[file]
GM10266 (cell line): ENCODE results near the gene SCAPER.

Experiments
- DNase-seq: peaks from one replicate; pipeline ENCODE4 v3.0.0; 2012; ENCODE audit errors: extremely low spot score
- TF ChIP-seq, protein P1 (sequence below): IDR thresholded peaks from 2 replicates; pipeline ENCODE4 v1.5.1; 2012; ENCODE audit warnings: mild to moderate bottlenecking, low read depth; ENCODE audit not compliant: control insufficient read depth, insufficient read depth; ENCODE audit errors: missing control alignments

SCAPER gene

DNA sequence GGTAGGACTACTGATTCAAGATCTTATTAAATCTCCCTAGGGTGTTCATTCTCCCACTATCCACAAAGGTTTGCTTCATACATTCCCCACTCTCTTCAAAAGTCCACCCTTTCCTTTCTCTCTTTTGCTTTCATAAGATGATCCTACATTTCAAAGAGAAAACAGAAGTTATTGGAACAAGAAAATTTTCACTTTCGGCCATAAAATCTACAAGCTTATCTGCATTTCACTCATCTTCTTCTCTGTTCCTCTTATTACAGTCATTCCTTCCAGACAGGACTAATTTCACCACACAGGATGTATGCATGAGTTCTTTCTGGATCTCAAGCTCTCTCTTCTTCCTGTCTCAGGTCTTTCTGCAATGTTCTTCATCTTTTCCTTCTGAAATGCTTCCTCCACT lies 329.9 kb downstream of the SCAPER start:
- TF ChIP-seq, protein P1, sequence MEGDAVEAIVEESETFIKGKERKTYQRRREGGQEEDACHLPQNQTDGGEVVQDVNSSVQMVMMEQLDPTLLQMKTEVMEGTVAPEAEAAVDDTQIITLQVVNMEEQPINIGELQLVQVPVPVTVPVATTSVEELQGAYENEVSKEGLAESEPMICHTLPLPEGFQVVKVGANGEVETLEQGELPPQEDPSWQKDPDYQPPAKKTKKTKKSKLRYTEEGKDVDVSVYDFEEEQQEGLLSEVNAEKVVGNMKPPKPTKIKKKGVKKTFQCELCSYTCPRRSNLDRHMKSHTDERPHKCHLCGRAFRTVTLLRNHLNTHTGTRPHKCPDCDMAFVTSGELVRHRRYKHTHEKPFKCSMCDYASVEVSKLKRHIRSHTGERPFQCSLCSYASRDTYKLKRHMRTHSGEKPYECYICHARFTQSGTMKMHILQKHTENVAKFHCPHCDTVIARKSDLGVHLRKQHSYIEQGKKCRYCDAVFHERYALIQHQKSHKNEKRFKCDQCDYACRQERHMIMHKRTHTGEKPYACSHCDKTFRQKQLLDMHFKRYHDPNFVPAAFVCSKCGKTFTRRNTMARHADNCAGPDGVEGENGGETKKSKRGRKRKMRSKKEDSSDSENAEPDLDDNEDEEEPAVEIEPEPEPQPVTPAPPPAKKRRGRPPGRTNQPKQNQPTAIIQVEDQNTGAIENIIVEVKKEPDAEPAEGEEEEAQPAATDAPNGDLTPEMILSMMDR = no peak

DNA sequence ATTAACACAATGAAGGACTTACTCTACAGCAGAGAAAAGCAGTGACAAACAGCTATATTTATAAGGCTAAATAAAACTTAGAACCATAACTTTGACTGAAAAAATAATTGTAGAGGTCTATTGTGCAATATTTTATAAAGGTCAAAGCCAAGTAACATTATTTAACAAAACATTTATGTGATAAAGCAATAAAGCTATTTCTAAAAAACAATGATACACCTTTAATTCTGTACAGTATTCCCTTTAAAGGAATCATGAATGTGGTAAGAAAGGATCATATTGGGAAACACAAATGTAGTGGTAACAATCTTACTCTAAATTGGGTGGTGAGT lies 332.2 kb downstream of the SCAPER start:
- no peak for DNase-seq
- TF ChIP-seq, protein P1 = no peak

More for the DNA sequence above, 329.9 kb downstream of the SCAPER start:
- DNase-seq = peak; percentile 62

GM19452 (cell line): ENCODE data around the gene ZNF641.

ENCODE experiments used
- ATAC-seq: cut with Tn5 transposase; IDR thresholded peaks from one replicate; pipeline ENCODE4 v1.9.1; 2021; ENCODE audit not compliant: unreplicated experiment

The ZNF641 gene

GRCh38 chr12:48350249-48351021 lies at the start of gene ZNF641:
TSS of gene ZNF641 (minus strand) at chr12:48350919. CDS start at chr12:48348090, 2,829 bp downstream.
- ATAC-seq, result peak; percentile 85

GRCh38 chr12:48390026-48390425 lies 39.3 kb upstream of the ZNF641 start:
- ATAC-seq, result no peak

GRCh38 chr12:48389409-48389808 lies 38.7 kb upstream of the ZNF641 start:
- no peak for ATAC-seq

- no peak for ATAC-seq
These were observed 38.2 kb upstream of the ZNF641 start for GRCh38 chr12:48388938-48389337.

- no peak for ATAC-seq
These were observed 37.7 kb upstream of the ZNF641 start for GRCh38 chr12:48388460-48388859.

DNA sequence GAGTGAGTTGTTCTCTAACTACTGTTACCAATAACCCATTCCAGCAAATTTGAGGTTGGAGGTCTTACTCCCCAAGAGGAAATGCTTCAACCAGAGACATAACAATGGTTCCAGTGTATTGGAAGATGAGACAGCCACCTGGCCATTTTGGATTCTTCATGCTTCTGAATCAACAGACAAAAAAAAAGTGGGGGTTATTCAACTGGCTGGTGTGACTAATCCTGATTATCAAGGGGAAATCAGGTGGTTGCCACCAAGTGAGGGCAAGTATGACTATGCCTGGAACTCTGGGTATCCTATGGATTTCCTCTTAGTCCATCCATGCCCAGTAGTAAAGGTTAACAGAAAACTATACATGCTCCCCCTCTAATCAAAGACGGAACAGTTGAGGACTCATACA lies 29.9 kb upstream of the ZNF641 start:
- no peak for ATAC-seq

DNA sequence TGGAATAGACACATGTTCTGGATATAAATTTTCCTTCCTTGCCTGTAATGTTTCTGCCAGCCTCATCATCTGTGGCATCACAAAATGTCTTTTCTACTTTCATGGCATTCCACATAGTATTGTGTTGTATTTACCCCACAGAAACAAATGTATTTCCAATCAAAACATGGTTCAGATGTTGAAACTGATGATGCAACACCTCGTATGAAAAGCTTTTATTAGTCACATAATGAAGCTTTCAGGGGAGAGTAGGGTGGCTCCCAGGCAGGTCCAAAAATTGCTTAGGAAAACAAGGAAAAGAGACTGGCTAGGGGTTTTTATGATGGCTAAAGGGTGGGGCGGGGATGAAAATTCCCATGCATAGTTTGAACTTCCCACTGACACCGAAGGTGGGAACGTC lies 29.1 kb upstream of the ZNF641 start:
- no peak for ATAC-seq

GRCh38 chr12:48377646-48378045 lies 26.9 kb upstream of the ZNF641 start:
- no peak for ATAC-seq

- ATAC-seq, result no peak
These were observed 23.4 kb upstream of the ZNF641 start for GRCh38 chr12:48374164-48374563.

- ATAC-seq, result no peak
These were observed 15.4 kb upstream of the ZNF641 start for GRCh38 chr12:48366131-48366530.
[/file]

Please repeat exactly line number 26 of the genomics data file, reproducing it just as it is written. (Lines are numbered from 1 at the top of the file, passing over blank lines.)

- no peak for ATAC-seq